”It will be a challenge not to be consumed by it,” former White House legislative strategist Marc Short said. ”It would only be human when it’s the coverage leading the news every day to be distracted, but it will be important to have the internal discipline not to be.”

Right on cue and only a few hours before being handed the ceremonial speaker’s gavel by newly minted House Minority Leader Kevin McCarthy (R-Calif.), Pelosi refused to rule out the possibility of a Trump indictment by Mueller, a move that would flatly contradict long-standing DOJ guidance.

“I do not think that that is conclusive,” Pelosi said of the guidance.

“I think that that is an open discussion. I think that is an open discussion in terms of the law,” she told NBC’s Savannah Guthrie.

Deep Stater

And Pelosi appears to have hired the perfect person to oversee the multiple Democratic investigations, new House General Counsel Douglas N. Letter, a 40-year career litigator in the Department of Justice (DOJ), who left the department in February 2018 to join a liberal non-profit.

Letter was the director of the DOJ’s civil division appellate staff from 2012 to 2018 and senior counselor to Attorney General Eric Holder under President Barack Obama. He also served prior stints as associate counsel to Clinton, and deputy associate attorney general under Attorney General Janet Reno.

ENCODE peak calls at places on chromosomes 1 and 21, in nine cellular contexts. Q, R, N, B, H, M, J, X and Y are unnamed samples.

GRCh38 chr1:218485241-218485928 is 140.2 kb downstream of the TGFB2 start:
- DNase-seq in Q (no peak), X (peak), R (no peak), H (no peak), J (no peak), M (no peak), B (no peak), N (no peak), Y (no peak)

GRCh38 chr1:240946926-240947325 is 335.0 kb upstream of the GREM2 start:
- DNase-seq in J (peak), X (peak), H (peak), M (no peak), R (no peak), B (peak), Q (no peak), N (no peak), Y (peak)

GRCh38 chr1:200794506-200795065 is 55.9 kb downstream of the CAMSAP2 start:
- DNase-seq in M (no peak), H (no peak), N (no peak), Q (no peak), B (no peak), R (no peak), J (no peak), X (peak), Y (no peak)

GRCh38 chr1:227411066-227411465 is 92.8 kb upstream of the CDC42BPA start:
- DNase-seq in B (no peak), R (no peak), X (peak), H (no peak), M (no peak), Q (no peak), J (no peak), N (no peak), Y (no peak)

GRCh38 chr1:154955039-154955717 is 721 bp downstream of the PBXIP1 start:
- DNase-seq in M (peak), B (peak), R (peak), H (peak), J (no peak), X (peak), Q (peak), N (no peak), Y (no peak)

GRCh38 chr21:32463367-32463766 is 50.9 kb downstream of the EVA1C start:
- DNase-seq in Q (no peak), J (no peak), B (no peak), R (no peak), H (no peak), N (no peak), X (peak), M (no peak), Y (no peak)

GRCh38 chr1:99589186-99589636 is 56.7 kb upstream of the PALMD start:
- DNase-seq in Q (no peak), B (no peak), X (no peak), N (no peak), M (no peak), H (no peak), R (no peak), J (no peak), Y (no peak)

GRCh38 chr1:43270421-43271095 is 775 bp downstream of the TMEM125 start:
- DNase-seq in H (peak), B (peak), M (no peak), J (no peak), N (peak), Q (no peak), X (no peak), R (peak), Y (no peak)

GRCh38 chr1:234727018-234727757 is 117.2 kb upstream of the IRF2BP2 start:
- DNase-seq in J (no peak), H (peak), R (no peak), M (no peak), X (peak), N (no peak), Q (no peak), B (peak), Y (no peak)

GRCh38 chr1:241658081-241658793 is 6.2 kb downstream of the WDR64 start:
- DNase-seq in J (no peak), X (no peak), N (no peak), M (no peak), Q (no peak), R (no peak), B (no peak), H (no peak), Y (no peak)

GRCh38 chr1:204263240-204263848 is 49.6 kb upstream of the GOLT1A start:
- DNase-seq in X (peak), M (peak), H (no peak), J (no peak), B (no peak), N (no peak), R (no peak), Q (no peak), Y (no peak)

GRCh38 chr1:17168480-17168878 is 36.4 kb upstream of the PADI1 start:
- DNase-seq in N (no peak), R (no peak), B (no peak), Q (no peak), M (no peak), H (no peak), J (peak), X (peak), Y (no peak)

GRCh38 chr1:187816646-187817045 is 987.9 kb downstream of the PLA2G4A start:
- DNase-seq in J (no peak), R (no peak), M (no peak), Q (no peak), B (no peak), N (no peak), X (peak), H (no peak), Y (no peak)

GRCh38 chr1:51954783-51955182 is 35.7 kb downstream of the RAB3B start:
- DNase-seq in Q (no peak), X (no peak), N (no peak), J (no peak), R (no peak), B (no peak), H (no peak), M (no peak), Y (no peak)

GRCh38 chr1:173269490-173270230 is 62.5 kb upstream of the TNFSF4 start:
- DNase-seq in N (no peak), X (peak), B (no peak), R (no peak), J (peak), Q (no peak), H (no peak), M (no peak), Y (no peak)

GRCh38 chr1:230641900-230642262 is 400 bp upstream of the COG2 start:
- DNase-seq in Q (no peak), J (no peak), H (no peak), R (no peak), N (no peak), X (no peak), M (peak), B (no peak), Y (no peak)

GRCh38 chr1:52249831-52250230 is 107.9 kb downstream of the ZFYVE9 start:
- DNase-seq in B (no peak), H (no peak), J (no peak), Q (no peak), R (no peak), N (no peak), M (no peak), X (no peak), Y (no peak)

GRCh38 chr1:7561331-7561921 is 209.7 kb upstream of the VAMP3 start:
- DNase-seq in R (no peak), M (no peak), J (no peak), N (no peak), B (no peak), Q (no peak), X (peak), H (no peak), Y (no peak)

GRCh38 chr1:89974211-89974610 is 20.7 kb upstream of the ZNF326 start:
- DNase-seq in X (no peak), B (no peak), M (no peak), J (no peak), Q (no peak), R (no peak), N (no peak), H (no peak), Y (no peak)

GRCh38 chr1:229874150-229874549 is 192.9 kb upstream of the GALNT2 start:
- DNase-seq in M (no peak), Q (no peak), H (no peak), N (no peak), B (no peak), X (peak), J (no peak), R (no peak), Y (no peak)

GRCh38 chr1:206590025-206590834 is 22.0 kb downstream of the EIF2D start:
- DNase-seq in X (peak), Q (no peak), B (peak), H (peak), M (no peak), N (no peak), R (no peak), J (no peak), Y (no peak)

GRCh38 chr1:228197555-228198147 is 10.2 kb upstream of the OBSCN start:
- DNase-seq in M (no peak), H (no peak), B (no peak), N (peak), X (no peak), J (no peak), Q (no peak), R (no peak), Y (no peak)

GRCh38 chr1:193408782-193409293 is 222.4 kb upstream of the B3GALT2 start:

Letter’s commitment to protecting the “deep state” prerogatives of the DOJ, CIA, and FBI was seen in a controversial 2009 case in which he “cited the state secrets privilege in asking a federal appeals court to uphold dismissal of a lawsuit accusing a Boeing Co. subsidiary of illegally helping the CIA fly suspected terrorists to allied foreign nations where they would be tortured,” according to AP.

Letter knows as few others do the ins and outs of protecting executive-branch prerogatives against Congress and the public, which makes him the ideal defender of the actions of DOJ and the FBI in 2016 and since in the “Resistance” to Trump.

Trump—a frequent critic of the deep state—is the shared enemy of entrenched Deep Staters and of Pelosi’s Democratic Party. Thanks to the now-restored Speaker of the House, Letter has a unique opportunity to make both groups happy by keeping that subpoena cannon fully loaded in the months ahead.